Options list on Model S

Options list on Model S

I hope the Model S options don't get nickle and dimed to death,like on the 3 German lookalikes....I have cked.all three....and also Jaguar...has the best come as standard with barely 4 options....after adding up the options,on the G/3 the Jaguar was 10 to 15k lower...I refer to the MB E550,BMW 535I,Audi A6....and the Jaguar xj was by far the better would be a shame to do that to the Model S..

David M. | 1 March, 2011

Nothing says interior luxury like a partially WOOD steering wheel and leather seats. My Lexus has both, and both are Standard (love it)! I'm also hoping for a really nice stereo system and online radio, plus Pandora access - Standard, so I can pull the plug on XM. Icing on the cake would be 32Gig storage for MP3s - Std. For a reasonable upgrade price, I will get the 230mi battery (160mi won't cut it). When purchasing a car for $60K and up, nobody should utter the word "Upgrade". You've paid enough already. (larger battery excluded).
KEEP WORKING GUYS! I CAN'T WAIT TO GET MY MODEL S (with the original grille with T logo in the grill).

Vincent D Jovino | 1 March, 2011

agreed,thanks for your input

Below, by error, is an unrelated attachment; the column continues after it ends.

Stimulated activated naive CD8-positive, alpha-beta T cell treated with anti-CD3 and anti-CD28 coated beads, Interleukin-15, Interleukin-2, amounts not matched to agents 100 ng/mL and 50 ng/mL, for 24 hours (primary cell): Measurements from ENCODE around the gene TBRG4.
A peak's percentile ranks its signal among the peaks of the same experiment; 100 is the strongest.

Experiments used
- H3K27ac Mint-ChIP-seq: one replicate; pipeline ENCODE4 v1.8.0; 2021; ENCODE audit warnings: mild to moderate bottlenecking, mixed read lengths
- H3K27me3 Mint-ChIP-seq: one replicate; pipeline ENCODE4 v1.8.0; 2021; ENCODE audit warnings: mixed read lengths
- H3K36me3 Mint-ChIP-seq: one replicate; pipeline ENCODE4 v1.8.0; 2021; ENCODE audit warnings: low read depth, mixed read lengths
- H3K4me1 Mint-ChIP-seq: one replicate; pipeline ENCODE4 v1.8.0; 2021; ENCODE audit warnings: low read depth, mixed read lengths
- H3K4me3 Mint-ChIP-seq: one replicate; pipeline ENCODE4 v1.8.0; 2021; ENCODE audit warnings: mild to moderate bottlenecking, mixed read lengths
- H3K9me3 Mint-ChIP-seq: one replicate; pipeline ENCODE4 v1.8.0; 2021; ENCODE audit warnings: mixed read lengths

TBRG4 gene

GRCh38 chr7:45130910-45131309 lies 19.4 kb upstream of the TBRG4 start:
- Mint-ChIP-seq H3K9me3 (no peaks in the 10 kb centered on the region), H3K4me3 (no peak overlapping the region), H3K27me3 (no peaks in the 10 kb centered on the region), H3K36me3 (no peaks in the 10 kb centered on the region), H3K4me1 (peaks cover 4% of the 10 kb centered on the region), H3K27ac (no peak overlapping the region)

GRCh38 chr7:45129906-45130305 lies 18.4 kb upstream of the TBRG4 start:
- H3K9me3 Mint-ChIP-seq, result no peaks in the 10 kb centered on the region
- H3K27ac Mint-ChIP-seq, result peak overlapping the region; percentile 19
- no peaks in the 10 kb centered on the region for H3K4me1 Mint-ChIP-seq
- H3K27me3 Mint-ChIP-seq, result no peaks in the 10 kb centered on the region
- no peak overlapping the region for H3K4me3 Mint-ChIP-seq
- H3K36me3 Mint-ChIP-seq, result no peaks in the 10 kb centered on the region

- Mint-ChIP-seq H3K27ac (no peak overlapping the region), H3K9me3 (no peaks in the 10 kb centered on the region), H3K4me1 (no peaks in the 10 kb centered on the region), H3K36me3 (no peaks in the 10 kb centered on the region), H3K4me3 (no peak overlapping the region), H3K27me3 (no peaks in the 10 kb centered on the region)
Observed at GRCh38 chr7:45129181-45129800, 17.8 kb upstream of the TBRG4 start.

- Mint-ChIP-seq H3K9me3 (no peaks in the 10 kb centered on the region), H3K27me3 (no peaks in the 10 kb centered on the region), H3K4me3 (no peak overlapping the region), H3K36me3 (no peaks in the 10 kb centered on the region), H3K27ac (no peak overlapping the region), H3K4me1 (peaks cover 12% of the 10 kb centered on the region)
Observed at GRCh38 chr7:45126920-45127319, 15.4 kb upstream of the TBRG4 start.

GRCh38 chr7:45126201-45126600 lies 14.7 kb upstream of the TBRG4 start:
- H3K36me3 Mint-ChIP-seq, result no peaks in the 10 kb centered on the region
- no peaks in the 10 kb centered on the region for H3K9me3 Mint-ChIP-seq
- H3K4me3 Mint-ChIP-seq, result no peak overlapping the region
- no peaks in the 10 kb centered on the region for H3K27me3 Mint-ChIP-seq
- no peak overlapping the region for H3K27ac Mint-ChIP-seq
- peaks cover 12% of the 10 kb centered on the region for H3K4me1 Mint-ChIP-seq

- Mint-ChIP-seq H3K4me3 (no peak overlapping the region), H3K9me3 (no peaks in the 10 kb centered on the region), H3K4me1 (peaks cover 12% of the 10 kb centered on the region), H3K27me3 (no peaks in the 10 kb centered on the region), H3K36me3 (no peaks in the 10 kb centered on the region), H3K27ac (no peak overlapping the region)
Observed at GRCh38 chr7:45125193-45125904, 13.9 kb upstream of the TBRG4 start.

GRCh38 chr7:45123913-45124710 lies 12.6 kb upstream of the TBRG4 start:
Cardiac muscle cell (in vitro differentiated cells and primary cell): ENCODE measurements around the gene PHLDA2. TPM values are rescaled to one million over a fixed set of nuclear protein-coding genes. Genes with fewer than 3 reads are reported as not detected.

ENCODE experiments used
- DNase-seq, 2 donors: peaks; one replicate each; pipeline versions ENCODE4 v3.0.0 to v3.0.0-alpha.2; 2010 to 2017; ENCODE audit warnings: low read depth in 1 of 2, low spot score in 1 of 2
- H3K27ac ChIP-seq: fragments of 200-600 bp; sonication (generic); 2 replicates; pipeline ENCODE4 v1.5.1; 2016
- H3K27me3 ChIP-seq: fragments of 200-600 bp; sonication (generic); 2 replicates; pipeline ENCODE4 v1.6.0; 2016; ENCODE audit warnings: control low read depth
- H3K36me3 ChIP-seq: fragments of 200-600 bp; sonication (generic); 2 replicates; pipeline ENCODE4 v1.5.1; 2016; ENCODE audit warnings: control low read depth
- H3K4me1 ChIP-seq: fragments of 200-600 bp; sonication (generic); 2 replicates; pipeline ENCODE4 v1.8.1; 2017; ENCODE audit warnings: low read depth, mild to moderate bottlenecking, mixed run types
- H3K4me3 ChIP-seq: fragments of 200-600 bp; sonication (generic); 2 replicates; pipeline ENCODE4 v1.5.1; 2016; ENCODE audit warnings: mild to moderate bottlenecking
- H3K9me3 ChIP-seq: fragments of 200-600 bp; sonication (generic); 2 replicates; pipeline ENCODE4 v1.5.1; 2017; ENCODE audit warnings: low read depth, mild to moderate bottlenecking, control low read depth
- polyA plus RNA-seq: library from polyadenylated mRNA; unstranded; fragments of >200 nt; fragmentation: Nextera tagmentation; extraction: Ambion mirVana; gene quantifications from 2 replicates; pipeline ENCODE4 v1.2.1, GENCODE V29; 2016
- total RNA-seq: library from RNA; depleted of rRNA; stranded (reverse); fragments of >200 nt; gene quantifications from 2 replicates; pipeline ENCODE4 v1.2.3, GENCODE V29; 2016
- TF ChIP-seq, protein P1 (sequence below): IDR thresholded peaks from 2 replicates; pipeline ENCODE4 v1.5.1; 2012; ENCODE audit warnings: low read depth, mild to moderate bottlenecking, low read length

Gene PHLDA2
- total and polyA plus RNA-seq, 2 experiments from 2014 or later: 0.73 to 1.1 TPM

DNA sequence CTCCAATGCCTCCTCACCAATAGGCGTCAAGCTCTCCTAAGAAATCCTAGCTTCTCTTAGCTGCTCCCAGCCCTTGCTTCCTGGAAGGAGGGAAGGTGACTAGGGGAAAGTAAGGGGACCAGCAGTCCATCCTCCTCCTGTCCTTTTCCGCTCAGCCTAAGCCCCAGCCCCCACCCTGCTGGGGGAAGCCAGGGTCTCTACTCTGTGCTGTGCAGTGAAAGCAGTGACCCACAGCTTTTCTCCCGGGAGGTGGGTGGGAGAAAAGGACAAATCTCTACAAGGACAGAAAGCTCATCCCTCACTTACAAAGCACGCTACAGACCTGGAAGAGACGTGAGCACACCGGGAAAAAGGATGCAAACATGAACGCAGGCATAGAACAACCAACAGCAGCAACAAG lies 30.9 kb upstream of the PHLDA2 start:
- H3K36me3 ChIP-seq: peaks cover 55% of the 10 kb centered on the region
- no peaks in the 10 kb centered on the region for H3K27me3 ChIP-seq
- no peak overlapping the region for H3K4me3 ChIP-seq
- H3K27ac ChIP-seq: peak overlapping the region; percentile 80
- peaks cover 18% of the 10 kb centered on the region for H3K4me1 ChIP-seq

Volker.Berlin | 2 March, 2011

Honestly, I have no idea, but I came up with the following theory: Tesla's promoted entry price happens to be *exactly* in sync with entry prices for MB E and BMW 5 series. At least here in Europe. Striking coincidence, particularly since Tesla touts the Model S as a competitor to the 5 series with regard to driving experience/dynamics, comfort, build quality etc. I expect the Model S to come with similar stock features as the BMW 5 or the MB E, and I expect the prices for even basic options to be similarly shameless.

Need another hint? Look at what they did with the Roadster: Kept the official base price at the same rate, but increased the cost for a comparable vehicle by at least 10% simply by turning stock features into options...

jkirkebo | 2 March, 2011

I hope they do not make to much "luxury" features standard, I don't want any wood or leather in my cars please. I'd hate having to pay extra to "upgrade" to some carbon fibre interior pieces and microfiber seats. Just make black plastic (or aluminium) interior pieces and cloth seats standard please, and let the luxury people pay extra for their wood and leather...